Personal Finance Column

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Treasury Series I Savings Bond Rate Update (May 2013)

With the release of the March 2013 CPI-U figures, we now know the variable interest rate on Series I Savings Bonds for the next six months starting in May and it continues to be low (but it’s an increase from the last six months – so that’s good right?).

The March 2013 CPI-U figure was 232.773 and the September 2012 CPI-U figure was 231.407 so we can calculate a semi-annual increase of 0.590% and we’d expect the variable component of the bond to be 1.18%. The only question is whether there will be any change in the fixed rate, which currently sits at 0.0%. With interest rates so low, no one expects that to change anytime soon.

That said, using the equation:
Bond rate = Fixed rate + 2 x Semiannual inflation rate + (Semiannual inflation rate X Fixed rate)
Bond rate = 0 + 2 x 0.0059 + (0.0059 X 0)
Bond rate = 0.0118

So we’d expect the interest rate on Series I Savings bonds to be 1.18% in May.

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How to Avoid Internal Revenue Service’s 2013 Dirty Dozen Tax Scams

Every year, the IRS publishes a list of twelve tax scams they call the “dirty dozen.” It’s usually a mix of what you’d expect – a little identity theft mixed in with scams that prey on people’s inability to detect things that “sound too good to be true.” Taxes are complex enough that unless you spend a lot of time doing them, it’s easy to believe that an “expert” knows something you don’t. When that something could be a way to save money on your taxes, a lot of folks are willing to give it a try. If you hear about how the wealthy are putting money away in an overseas bank account because you read it in the newspaper, maybe the guy who showed up on your doorstep can do the same for you… even if you have no idea how it works.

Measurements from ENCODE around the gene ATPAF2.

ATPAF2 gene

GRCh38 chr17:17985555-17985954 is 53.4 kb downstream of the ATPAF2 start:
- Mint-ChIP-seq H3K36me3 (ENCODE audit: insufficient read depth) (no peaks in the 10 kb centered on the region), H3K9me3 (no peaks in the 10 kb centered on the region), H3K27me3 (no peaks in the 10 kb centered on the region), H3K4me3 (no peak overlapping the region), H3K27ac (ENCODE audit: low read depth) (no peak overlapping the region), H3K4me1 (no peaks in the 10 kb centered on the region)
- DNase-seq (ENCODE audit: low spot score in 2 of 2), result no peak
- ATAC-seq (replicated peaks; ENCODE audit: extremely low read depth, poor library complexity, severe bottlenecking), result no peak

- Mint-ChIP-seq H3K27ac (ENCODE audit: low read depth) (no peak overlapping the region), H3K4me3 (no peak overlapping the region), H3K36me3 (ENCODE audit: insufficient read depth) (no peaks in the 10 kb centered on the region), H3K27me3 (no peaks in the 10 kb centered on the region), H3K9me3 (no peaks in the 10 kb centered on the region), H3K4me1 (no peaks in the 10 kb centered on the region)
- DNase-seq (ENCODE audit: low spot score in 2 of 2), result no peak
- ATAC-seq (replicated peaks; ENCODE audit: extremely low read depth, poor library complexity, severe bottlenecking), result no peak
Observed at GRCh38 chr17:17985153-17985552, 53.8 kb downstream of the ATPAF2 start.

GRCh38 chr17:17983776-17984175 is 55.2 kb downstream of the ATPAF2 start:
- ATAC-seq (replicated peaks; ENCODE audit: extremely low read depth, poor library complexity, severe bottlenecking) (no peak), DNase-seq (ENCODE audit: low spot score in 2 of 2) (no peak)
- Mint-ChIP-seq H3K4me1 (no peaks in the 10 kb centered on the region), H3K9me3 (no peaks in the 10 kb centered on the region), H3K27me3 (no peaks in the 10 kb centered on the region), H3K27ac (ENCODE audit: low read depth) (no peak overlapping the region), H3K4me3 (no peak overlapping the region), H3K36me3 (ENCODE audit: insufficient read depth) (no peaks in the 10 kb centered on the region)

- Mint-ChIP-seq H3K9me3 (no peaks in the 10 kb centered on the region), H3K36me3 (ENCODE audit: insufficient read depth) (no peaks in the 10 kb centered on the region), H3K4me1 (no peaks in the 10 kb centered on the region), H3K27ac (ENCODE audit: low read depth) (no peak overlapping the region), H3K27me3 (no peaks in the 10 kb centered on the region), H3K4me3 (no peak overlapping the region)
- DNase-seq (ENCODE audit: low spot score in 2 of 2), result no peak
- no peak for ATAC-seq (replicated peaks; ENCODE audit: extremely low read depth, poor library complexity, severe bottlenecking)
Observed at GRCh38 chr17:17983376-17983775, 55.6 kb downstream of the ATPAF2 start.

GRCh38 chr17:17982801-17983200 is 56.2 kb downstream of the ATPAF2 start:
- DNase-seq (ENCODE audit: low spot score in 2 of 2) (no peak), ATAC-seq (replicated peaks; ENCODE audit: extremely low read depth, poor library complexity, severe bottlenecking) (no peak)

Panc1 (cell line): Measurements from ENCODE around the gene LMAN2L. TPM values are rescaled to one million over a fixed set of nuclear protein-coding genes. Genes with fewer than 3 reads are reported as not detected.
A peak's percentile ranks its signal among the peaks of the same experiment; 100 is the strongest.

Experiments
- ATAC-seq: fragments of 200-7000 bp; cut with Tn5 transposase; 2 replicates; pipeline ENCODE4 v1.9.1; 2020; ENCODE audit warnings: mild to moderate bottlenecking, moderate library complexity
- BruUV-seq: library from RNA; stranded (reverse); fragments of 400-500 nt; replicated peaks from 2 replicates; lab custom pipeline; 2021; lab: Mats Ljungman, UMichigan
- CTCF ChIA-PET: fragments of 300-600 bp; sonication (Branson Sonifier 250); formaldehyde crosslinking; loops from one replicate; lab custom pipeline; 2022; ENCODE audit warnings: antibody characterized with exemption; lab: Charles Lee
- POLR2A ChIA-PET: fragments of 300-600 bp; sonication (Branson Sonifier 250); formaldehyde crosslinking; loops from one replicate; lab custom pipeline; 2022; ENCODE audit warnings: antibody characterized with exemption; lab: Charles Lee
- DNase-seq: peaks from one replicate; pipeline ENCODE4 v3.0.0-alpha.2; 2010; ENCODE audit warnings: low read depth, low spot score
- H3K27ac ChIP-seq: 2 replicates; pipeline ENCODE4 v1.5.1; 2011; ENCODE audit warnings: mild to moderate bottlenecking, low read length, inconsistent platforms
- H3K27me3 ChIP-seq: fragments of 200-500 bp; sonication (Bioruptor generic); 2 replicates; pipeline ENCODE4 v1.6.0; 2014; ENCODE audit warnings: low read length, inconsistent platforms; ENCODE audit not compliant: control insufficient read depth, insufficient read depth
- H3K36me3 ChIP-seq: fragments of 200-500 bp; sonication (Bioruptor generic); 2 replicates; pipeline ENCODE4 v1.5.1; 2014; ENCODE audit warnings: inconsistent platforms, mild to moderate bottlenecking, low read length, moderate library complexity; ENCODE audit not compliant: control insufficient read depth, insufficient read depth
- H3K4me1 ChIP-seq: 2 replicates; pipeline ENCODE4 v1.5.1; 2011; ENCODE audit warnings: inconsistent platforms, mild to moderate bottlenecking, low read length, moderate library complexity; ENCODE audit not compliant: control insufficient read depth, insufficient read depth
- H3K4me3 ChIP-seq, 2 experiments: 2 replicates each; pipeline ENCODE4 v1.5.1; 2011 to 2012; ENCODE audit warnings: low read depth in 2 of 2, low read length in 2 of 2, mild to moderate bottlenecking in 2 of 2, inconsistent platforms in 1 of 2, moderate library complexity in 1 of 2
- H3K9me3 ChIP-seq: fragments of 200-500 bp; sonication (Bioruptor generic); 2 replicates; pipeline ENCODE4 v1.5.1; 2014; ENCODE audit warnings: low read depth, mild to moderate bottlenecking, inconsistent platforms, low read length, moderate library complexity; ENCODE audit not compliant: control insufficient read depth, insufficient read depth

Knowing the list itself isn’t all that useful because scammers are always going to find a way to rip people off. How they do it will change every single year. By the time something appears on this list, chances are the scammers have moved on. While it’s good to be aware of the techniques in this list (and some are so broad that they will always be on it… such as phishing and identity theft), it’s even better to understand tax law enough that you are never susceptible to these scams in the first place.

Today, we’ll just list off the twelve and what you need to know to avoid them.

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Should You Outsource Household Chores?

A few months ago, we started using a cleaning service to help clean around the house. We had them come in basically once a month for three hours to clean some areas we often neglect. When you clean your own home, you generally get the major areas – vacuuming carpets, sweeping floors, cleaning the bathroom and the kitchen. You miss some of the little things like dusting, wiping windows, and things that don’t accumulate dirtiness as easily. In doing so, we learned that a lot of people “outsource” cleaning because it’s a labor-intensive task where there is a small range in terms of expertise (and it’s fairly easy task).

It led me to think of other places where we might outsource some work in order to focus on things with greater importance.

7